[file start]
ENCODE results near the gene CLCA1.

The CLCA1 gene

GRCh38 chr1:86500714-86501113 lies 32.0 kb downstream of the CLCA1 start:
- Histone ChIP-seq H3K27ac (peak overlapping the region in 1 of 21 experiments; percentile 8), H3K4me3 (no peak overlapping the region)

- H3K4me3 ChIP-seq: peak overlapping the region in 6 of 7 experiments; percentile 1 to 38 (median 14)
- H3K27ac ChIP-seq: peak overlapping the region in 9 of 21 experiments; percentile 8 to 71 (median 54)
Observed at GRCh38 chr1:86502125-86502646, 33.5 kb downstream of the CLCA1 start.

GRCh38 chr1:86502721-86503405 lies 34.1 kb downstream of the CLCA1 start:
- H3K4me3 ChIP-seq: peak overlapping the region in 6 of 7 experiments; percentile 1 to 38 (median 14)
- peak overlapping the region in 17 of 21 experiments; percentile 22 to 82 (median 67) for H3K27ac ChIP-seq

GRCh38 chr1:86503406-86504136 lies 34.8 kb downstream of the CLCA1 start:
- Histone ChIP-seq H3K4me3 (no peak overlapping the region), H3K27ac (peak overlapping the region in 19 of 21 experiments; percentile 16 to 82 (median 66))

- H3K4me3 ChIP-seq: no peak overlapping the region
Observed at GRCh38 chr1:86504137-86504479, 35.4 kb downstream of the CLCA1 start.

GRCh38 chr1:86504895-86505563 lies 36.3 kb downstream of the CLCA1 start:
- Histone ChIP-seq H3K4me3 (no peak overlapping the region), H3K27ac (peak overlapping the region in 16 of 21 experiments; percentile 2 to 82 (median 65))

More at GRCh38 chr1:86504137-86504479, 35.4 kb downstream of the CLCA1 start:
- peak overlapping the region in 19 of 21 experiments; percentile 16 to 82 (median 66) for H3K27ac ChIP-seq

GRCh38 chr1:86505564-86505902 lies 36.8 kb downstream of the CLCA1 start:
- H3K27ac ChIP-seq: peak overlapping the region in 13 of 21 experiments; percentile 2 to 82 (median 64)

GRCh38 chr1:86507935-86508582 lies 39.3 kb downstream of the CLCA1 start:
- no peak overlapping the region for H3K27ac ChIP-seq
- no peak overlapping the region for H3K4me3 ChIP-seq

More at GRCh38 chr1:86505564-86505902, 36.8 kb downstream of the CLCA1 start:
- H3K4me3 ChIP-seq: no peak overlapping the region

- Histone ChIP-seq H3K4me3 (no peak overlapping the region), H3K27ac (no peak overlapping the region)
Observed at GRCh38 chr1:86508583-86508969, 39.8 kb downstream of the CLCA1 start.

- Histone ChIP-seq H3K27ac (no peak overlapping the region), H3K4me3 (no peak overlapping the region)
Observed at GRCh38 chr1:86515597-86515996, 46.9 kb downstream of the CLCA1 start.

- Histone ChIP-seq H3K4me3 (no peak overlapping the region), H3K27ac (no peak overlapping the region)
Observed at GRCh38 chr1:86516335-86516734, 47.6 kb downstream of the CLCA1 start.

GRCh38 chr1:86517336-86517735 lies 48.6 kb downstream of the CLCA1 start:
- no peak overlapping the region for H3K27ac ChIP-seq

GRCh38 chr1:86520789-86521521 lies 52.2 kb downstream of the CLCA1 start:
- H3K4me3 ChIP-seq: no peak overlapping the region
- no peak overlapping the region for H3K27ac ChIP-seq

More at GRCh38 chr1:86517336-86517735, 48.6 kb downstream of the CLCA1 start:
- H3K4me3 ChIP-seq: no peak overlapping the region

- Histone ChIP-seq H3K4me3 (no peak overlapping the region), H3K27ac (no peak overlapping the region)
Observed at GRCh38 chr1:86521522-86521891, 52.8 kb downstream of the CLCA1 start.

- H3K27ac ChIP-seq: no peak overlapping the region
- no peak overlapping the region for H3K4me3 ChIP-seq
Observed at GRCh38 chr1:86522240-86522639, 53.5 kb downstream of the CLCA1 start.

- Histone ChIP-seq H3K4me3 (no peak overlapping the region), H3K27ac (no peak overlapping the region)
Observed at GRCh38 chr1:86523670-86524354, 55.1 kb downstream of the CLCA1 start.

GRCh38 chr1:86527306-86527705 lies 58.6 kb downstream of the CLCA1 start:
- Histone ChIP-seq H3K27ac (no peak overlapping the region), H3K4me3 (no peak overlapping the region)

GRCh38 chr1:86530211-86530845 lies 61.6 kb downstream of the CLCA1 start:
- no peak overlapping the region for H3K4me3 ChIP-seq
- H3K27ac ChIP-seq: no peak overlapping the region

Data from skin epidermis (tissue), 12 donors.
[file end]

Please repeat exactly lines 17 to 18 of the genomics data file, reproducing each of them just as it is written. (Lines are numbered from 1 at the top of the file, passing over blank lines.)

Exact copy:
More at GRCh38 chr1:86504137-86504479, 35.4 kb downstream of the CLCA1 start:
- peak overlapping the region in 19 of 21 experiments; percentile 16 to 82 (median 66) for H3K27ac ChIP-seq